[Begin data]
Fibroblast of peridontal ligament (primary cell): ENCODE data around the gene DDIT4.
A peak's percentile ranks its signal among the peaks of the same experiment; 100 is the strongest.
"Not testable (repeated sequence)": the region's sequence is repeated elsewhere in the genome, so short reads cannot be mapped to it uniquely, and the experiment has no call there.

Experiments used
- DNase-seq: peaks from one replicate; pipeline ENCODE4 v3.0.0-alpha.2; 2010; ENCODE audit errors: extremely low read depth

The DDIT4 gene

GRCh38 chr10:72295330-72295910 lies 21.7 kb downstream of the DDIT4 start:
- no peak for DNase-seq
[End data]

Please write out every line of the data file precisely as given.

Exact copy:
Fibroblast of peridontal ligament (primary cell): ENCODE data around the gene DDIT4.
A peak's percentile ranks its signal among the peaks of the same experiment; 100 is the strongest.
"Not testable (repeated sequence)": the region's sequence is repeated elsewhere in the genome, so short reads cannot be mapped to it uniquely, and the experiment has no call there.

Experiments used
- DNase-seq: peaks from one replicate; pipeline ENCODE4 v3.0.0-alpha.2; 2010; ENCODE audit errors: extremely low read depth

The DDIT4 gene

GRCh38 chr10:72295330-72295910 lies 21.7 kb downstream of the DDIT4 start:
- no peak for DNase-seq